A good bear fence keeps them out.
A crappy bear fence educates them and is expensive.
1. Get a good charger such as parmak magnum ( battery operated) or equivalent. You want 7 to 8,000 volts, minimum on fence.
2. Get a decent battery such as a small deep cycle. We use 35 amp hour DC battery (SigmasTek brand). Small lawn tractor batteries do not last long. Auto or marine deep cycle work but are a bit bulky for transporting to various bee yards.
3. To keep battery charged we use 20 watt solar panel and run it thru a small charge controller ( Instapark waterproof 5 amp charge controller). 20 watt solar panel is at 3 to 4 times the wattage found on all in one solar fence chargers.
4. Run 5 wires, top- middle- bottom hot, the other two to ground.
5. Use at least 2 ground rods, one at charger and one at farthest point from charger.
6. Space wires about 8” apart.
7. Get a fence tester with voltage readout. Less than 7k correct problem.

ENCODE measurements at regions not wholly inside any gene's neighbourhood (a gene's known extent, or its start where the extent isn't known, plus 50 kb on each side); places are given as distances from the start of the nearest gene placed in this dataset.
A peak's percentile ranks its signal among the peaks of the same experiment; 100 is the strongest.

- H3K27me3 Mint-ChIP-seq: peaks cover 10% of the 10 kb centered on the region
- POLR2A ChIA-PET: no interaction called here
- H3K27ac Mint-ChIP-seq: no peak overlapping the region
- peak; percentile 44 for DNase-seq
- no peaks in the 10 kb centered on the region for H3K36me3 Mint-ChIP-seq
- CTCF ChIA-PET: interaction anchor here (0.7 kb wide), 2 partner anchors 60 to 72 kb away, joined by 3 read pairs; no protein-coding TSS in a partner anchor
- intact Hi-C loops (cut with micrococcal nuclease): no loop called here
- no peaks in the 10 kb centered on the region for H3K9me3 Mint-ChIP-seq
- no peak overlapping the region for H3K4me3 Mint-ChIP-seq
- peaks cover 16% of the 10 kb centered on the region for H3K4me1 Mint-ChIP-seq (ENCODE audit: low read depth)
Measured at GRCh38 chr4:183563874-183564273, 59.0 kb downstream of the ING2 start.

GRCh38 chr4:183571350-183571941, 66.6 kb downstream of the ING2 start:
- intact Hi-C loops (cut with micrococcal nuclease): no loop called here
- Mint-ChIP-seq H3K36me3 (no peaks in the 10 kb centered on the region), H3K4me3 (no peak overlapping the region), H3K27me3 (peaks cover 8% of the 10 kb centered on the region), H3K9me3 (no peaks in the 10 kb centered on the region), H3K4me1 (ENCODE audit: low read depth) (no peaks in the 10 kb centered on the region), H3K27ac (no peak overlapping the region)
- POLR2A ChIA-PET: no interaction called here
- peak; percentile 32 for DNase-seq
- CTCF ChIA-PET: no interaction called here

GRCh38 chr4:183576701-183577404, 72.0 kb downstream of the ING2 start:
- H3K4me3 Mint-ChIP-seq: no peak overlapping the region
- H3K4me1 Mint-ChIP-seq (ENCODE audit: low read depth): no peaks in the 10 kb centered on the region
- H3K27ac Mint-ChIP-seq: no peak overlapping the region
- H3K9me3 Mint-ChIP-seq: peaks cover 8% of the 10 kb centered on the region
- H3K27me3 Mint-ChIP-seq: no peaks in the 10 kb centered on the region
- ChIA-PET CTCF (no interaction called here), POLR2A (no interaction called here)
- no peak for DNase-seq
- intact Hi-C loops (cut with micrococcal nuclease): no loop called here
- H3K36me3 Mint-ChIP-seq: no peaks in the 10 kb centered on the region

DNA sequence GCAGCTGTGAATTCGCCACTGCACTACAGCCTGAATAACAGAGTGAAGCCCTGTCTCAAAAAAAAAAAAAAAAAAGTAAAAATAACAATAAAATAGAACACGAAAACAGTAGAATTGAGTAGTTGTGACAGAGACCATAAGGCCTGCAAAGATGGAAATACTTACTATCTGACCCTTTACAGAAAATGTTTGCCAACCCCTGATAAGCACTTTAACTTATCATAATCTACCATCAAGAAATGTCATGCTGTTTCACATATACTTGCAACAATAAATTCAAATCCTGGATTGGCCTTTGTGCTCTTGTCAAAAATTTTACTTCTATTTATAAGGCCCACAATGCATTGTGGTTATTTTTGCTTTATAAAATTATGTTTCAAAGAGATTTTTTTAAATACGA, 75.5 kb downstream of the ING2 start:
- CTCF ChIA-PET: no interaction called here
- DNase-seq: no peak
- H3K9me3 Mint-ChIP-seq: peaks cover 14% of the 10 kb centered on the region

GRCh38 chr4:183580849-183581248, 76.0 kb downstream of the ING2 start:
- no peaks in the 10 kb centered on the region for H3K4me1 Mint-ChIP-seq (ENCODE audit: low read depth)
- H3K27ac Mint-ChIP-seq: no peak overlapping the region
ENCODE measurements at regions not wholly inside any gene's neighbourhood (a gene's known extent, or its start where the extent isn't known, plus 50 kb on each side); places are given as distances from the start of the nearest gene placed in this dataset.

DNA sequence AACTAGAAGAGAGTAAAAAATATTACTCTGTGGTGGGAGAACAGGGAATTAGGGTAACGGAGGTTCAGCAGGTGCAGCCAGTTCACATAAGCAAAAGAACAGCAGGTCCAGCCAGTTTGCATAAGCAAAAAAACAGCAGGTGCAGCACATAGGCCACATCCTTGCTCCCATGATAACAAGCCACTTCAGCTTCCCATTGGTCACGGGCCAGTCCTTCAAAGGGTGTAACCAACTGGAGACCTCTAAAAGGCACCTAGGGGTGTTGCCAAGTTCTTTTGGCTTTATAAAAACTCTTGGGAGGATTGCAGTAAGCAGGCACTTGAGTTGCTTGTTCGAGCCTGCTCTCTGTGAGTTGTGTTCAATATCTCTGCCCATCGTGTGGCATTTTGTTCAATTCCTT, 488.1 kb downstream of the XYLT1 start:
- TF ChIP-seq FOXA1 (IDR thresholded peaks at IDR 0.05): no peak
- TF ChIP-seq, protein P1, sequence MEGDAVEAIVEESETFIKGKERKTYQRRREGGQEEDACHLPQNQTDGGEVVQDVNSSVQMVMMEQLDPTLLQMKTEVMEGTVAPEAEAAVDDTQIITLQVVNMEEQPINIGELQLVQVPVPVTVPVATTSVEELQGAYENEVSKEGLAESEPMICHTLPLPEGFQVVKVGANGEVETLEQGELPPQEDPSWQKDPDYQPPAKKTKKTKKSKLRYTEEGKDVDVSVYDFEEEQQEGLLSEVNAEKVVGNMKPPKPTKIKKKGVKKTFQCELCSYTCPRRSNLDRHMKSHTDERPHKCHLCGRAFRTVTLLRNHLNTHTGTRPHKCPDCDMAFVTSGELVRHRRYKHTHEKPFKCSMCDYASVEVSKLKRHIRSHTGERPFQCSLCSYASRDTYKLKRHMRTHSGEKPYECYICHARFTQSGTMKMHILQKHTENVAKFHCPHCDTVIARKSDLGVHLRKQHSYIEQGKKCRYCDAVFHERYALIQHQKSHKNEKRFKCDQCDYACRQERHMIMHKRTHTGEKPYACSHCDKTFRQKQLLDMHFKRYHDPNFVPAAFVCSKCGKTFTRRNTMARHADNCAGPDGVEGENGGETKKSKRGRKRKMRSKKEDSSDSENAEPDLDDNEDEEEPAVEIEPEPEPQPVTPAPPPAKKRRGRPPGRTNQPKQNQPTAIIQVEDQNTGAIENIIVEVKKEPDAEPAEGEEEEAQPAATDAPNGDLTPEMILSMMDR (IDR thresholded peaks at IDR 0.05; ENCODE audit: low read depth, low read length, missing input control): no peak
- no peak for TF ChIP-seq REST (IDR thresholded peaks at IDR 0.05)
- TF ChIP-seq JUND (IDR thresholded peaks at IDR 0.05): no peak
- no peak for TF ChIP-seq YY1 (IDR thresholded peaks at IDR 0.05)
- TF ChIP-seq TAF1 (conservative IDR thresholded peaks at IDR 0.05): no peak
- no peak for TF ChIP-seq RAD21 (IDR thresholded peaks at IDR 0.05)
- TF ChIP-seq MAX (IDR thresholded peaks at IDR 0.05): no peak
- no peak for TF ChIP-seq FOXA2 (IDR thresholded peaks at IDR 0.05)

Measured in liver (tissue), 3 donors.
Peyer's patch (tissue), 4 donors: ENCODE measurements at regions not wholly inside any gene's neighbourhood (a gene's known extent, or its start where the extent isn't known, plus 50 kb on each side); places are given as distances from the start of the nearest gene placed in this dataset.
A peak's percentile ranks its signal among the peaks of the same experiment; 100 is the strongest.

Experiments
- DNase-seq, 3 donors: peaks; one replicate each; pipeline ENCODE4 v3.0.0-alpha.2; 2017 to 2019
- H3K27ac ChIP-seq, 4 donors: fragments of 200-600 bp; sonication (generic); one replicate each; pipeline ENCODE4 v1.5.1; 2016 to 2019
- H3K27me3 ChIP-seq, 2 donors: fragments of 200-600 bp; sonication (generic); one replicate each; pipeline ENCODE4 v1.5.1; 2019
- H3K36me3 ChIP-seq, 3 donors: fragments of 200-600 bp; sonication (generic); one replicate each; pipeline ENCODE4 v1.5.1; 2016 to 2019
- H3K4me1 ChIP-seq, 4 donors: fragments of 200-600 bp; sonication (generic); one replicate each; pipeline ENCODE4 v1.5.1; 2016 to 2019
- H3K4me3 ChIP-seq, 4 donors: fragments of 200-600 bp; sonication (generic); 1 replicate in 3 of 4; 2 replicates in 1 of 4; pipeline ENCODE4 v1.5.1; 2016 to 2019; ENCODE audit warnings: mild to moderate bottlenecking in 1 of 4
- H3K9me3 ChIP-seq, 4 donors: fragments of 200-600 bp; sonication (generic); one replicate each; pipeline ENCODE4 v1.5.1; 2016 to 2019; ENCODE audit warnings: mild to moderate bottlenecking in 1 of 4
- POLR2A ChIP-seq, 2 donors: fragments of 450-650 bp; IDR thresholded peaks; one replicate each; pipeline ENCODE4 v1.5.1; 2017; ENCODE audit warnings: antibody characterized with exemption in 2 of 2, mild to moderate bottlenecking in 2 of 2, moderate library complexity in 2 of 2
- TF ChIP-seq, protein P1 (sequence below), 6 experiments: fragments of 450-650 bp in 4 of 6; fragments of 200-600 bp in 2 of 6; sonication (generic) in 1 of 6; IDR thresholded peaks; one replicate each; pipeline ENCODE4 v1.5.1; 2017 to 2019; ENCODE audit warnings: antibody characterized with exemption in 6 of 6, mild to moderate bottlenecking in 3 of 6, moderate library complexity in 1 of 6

8. We set up empty hive inside the fence and put charger, battery inside and solar panel on top.
9. I like the lockjawz snap on t-post insulators, order direct from manufacturer. One style insulator use it for corners, straight runs and terminations.
10. Spring tensioners and fence accessories we get from Kencove fencing.
11. For temporary fence you can get by with 17 gauge wire but we build with 14 gauge wire. Not a whole lot more cost but lasts a lot longer. No need for the extra expense of aluminum wire.
You will invest about $250-300 in a good fence system. Less than the value of a strong hive with harvestable honey on it.